Review: ‘Elelwani’

The first Venda-language feature in film history is a stilted fusion of folk tale and soap-opera sensibilities.

South Africa may have 11 official languages to reflect its rich patchwork of tribes and cultures, but the country’s modest film industry hasn’t taken many of them into account. That’s reason enough to welcome “Elelwani,” the first Venda-language feature in film history, onto the festival circuit, though Ntshaveni Wa Luruli’s stilted fusion of folktale and soap-opera sensibilities looks unlikely to spread the word very far. A dedicated lead turn by local TV star Florence Masebe, as an urban career woman blindsided when her parents sell her into marriage, could attract a sympathetic black audience when the pic releases domestically in October.

Having long ago left her rural tribe for the big city, Elelwani (Masebe) is blissfully engaged to urbanite Vele (Vusi Kunene), and has been offered a dream job in Chicago. When she learns her hand has already been promised to the tribal king back home, however, she’s torn between a glowing future and familial duty. Inflected with magical realism, the naive script clearly leans on the Venda culture’s oral storytelling tradition, but may play a little purple to Western ears. Lance Gewer’s bright widescreen lensing retains a televisual quality.


South Africa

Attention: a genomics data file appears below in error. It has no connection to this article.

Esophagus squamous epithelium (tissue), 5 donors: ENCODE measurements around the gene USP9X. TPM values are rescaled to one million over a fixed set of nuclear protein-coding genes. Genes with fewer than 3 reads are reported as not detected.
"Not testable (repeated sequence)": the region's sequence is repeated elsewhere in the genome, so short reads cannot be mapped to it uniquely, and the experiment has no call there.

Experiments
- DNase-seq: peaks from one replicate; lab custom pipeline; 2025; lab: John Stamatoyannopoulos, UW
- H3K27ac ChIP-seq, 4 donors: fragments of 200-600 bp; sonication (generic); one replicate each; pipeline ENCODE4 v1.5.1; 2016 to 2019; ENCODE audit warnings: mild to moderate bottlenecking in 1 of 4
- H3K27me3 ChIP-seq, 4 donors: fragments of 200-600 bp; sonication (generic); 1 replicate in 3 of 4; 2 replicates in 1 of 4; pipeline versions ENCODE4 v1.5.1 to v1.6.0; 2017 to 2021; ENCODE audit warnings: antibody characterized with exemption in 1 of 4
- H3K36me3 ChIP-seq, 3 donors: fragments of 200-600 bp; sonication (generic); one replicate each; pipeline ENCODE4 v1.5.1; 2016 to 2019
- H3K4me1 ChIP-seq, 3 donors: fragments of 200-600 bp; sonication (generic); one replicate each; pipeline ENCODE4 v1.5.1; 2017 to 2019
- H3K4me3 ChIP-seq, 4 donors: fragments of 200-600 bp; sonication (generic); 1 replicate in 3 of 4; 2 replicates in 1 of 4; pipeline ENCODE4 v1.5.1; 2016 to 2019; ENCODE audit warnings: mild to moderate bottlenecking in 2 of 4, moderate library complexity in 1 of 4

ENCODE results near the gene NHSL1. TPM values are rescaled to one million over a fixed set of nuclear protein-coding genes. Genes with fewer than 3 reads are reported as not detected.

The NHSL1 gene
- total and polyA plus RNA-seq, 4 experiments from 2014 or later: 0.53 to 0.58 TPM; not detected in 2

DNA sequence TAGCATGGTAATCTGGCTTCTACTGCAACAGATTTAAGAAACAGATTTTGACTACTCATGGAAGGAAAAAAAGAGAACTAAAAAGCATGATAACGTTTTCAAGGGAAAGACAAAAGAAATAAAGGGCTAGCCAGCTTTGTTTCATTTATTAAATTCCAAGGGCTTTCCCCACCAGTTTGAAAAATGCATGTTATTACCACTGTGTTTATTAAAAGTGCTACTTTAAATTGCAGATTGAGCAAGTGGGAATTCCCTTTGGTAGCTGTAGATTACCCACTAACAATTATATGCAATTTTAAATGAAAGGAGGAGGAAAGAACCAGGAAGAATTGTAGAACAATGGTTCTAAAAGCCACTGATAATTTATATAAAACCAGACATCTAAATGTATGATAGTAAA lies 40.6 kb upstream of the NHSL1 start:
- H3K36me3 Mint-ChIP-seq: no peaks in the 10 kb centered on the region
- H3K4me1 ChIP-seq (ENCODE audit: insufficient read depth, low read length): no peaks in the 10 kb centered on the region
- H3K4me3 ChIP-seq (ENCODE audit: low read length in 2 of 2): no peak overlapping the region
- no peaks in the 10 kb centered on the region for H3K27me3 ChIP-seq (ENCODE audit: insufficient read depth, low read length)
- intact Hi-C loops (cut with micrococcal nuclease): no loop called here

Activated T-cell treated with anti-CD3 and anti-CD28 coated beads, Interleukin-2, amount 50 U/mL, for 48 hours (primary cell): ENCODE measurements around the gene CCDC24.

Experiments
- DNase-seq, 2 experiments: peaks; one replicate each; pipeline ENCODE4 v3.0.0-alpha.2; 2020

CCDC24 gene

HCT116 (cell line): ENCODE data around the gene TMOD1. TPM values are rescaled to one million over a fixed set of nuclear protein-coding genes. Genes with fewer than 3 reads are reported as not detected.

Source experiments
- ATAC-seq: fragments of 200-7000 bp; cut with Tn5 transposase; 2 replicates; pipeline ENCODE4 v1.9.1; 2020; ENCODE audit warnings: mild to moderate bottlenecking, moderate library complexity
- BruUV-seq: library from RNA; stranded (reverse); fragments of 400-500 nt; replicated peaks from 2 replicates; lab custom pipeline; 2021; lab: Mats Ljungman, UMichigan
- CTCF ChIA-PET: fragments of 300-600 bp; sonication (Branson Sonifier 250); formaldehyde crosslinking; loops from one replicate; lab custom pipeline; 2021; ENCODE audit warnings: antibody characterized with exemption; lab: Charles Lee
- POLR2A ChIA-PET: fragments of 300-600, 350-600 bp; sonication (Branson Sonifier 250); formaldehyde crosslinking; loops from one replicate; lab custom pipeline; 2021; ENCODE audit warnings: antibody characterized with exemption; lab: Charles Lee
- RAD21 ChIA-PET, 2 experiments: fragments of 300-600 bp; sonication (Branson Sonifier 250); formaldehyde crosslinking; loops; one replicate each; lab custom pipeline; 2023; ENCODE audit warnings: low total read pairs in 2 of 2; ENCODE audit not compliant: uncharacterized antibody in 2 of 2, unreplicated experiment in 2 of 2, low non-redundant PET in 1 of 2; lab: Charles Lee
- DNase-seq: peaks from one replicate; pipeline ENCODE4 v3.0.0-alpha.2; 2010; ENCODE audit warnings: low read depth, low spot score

A Blackboard Trust presentation of a Shadowy Meadows production. (International sales: EastWest Film Distribution, Vienna.) Produced by Florian Schattauer. Executive producers, Ketso Gordhan, Florence Masebe. Co-producer, Jyoti Mistry. Directed, written by Ntshaveni Wa Luruli, based on the novel by Titus Ntsiene Maumela.


Camera (color, widescreen, HD), Lance Gewer; editor, Aryan Kaganof; music, Chris Letcher; production designer, Robert van de Coolwijk; costume designer, Natalie Lundon; sound, Wilbert Schubel; re-recording mixers, Greg Albert, Andre Feldman; visual effects supervisor, Petra Damross; line producer, Edwin Angess; associate producer, Ntshaveni Wa Luruli; assistant director, Andrew Mahlangu. Reviewed at Berlin Film Festival (Forum), Feb. 9, 2013. Running time: 106 MIN.


Florence Masebe, Ashifashabba Muleya, Samy Moeti, Vusi Kunene, Samson Ramabulana. (Venda dialogue)

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